Bethel Church Park Restoration
Bethel Park in Houston, Texas, is a unique restoration effort that preserves the history and architecture of Bethel Missionary Baptist Church and provides a new park in the city’s fourth ward. Constructed by former slaves, the church was designed by James M. Thomas, a noted architect of African-American churches. Although a 2005 fire destroyed much of the church’s interior, the 1923 and 1950 exterior masonry walls were salvaged by creative strengthening and restoration techniques.
Though faced with several challenges, the design team opted to preserve the walls in place and leave them exposed to maintain the church’s historical integrity. The heavily damaged, unreinforced masonry walls posed an immediate public safety hazard that required an emergency response by the design team before any assessment or restoration work could proceed. Additionally, the design team had to devise a strengthening approach that would resist the hurricane-force winds prevalent in the region while maintaining the original aesthetics of the church walls.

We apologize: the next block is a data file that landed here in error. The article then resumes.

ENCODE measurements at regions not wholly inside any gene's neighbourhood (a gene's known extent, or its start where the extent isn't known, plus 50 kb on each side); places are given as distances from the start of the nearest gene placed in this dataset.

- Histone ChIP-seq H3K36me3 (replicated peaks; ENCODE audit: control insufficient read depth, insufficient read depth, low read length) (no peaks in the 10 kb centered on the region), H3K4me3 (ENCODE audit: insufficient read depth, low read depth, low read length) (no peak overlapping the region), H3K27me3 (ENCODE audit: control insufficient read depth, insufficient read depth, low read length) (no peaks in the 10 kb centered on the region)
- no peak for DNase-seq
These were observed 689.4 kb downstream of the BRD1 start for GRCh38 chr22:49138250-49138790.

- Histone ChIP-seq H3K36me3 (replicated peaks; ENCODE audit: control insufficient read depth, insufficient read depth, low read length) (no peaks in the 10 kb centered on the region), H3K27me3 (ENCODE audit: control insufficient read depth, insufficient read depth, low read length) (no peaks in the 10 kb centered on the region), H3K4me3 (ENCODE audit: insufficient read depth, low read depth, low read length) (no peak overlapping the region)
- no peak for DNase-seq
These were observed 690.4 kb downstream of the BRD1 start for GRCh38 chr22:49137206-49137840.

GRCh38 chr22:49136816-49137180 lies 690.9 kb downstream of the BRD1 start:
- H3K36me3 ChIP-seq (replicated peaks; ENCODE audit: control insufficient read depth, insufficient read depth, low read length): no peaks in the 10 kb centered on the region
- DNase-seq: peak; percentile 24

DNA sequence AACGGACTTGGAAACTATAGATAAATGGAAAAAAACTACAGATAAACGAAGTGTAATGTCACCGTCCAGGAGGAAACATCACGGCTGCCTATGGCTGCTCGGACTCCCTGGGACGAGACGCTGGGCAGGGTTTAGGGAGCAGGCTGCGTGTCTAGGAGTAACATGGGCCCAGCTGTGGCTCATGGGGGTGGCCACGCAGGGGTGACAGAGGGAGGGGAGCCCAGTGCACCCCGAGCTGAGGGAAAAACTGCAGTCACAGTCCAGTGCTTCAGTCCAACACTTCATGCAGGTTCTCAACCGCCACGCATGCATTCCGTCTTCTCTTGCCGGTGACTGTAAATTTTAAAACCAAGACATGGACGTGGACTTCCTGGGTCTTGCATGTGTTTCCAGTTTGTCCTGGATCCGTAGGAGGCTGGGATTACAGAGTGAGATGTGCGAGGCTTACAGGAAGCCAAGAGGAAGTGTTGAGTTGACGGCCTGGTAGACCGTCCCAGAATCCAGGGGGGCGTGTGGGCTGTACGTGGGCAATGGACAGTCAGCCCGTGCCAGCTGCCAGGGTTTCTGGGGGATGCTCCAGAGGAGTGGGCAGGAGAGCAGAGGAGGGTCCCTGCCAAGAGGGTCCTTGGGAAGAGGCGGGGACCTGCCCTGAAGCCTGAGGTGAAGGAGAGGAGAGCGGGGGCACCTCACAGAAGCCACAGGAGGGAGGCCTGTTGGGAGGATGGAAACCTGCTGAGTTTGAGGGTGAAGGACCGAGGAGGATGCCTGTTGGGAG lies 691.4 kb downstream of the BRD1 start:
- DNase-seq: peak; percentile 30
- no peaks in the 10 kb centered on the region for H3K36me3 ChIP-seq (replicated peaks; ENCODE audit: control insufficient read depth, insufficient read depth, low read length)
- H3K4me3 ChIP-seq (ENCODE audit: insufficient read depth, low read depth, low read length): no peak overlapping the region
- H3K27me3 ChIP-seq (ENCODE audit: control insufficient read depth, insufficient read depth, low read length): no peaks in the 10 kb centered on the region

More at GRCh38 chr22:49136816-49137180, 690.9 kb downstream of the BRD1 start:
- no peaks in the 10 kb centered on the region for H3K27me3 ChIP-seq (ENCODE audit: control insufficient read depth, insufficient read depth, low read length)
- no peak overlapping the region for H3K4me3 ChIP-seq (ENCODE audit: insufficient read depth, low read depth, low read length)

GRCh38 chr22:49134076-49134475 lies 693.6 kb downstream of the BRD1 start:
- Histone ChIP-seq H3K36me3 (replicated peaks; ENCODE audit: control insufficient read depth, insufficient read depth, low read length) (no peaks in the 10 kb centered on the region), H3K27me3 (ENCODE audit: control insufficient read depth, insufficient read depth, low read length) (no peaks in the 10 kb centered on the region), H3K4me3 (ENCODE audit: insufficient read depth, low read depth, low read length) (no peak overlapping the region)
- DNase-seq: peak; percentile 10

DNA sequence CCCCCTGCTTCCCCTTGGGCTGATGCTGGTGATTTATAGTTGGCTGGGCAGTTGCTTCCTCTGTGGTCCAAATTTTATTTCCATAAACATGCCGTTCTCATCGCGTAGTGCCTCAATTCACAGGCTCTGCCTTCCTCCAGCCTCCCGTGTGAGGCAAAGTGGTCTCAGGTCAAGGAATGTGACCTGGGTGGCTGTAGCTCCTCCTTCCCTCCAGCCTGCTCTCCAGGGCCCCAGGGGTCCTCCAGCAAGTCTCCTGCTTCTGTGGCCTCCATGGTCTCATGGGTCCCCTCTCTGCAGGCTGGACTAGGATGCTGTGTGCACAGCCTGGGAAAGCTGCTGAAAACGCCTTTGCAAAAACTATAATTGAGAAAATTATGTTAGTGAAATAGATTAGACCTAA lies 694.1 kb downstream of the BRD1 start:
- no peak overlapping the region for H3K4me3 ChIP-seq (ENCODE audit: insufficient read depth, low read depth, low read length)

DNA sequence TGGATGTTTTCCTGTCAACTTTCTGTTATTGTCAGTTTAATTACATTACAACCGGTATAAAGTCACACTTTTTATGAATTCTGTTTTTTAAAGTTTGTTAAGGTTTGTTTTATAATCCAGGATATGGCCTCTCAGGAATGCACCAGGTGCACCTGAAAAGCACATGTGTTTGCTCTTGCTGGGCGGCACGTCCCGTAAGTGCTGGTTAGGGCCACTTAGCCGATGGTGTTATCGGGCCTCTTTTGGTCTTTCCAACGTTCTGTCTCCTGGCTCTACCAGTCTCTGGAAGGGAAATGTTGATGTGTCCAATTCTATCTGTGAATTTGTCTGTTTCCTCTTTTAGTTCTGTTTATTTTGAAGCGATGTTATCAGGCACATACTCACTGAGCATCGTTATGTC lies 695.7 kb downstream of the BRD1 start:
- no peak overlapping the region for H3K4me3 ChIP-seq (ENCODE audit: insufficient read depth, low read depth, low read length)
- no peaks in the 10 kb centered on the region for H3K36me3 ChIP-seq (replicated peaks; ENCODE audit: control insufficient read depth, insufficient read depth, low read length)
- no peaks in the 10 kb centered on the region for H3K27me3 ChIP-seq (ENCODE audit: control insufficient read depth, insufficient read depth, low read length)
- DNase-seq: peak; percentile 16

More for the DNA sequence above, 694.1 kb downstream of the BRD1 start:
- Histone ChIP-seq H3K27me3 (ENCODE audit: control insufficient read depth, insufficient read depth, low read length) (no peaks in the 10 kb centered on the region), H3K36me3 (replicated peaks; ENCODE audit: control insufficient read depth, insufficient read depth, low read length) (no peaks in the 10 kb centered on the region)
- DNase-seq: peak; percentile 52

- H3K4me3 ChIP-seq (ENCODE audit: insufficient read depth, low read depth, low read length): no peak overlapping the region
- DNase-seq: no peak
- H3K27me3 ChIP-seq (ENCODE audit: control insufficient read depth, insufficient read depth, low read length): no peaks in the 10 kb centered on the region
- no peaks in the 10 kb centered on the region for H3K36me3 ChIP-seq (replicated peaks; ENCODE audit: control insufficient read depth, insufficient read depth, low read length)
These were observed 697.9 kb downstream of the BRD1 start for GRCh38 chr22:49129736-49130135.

The combined strengthening techniques — some of which included new or repaired reinforced backup walls, strengthened coatings, and a galvanized steel frame that visually recalls the church’s original gabled roof lines — resulted in exposed masonry walls where the strengthening contributes to the overall aesthetic.